Effects of IMT on Resistance to Fatigue of Respiratory Muscles in Exercise

EliteVelo Kalas Sportswear Cycling Race Team by Richard Fox Photography

EliteVelo Kalas Sportswear Cycling Race Team using POWERbreathe Plus IMT (above)
PHOTO: Richard Fox Photography

STUDY:

Effects of Inspiratory Muscle Training on Resistance to Fatigue of Respiratory Muscles During Exhaustive Exercise
M. O. Segizbaeva, N. N. Timofeev, Zh. A. Donina, E. N. Kur’yanovich, N. P. Aleksandrova

This study, published in Body Metabolism and Exercise – Advances in Experimental Medicine and Biology (Volume 840, 2015, pp 35-43) concluded that IMT elicits resistance to the development of inspiratory muscles fatigue during high-intensity exercise.

PURPOSE:

To assess the effect of inspiratory muscle training (IMT) on resistance to fatigue of the diaphragm, parasternal, sternocleidomastoid and scalene muscles in healthy humans during exhaustive exercise.

The sternocleidomastoid muscle flexes the neck and helps with the oblique rotation of the head. Also, the muscle helps in forced inspiration while breathing, and it raises the sternum. As for forced inspiration, the muscle also works in concert with the scalene muscles in the neck. The scalene muscles are lateral vertebral muscles that begin at the first and second ribs and pass up into the sides of the neck. There are three of these muscles. (SOURCE: Healthline.com)

CONCLUSION:

“The study found that in healthy subjects, IMT results in significant increase in MIP (+18 %), a delay of inspiratory muscle fatigue during exhaustive exercise, and a significant improvement in maximal work performance. We conclude that the IMT elicits resistance to the development of inspiratory muscles fatigue during high-intensity exercise.”

Read Effects of Inspiratory Muscle Training on Resistance to Fatigue of Respiratory Muscles During Exhaustive Exercise

Check out more Inspiratory Muscle Training Research here >

Discover POWERbreathe used in Research here >

Don’t let obesity slow you down at work – POWERbreathe!

In this blog we’re looking at how POWERbreathe could help improve the endurance of heavier people in the workplace.

Published in the Journal of Occupational and Environmental Hygiene (JOEH), a new study revealed workers that are obese “may have significantly shorter endurance times when performing workplace tasks, compared with their non-obese counterparts.”

The study, which focused on industrial environments where tasks are repetitive and controlled, could also be applied to roles that require a certain level of stamina on a daily basis, such as that required in the public or uniformed services (including the fire service, military e.g. RAF, Army, Navy, HM Prisons); nursing; the postal/delivery service; and builders, for instance.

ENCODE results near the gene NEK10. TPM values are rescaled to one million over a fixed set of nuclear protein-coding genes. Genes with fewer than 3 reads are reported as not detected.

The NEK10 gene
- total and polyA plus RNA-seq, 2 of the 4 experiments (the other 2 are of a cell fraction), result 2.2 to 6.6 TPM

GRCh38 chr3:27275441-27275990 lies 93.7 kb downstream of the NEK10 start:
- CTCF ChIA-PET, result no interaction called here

The study was inconclusive as to what caused the lower levels of endurance; whether difficulty moving because of the worker’s heavier weight contributed to less stamina and more fatigue, or whether fatigue contributed to the weight gain.

The report revealed how being overweight can affect the way muscles work i.e. “decreasing blood flow and thus reducing the amount of oxygen and energy that reaches the muscles. When contracting muscles for a sustained period of time, people who are obese can experience muscle fatigue sooner than others.”

During physical activity your breathing can be pushed to its limit, and as you draw more air into your lungs your respiratory system can start to consume as much as 20% of available energy. This results in your breathing muscles, including your diaphragm and intercostal muscles between the ribs, starting to fatigue and steal oxygenated blood from your working limbs in order to support them. This makes physical activity feel harder and induces a feeling of breathlessness.

The good news is that your breathing muscles are just like any other muscle, so just as you’d train your calves or hamstrings to give you better endurance and strength for a particular sport or activity, you can also develop your breathing muscles using POWERbreathe to improve their strength and stamina which in turn reduces fatigue.

Read more about POWERbreathe breathing training for Corporate Fitness, or if you’re already using POWERbreathe, then please leave a comment here or on the POWERbreathe Forum, Facebook or Twitter as we’d love to hear from you. You can also read more about POWERbreathe for health and wellbeing in our Health and Wellbeing Blog.

Learning about the Respiratory System for Fitness Instructing & Personal Training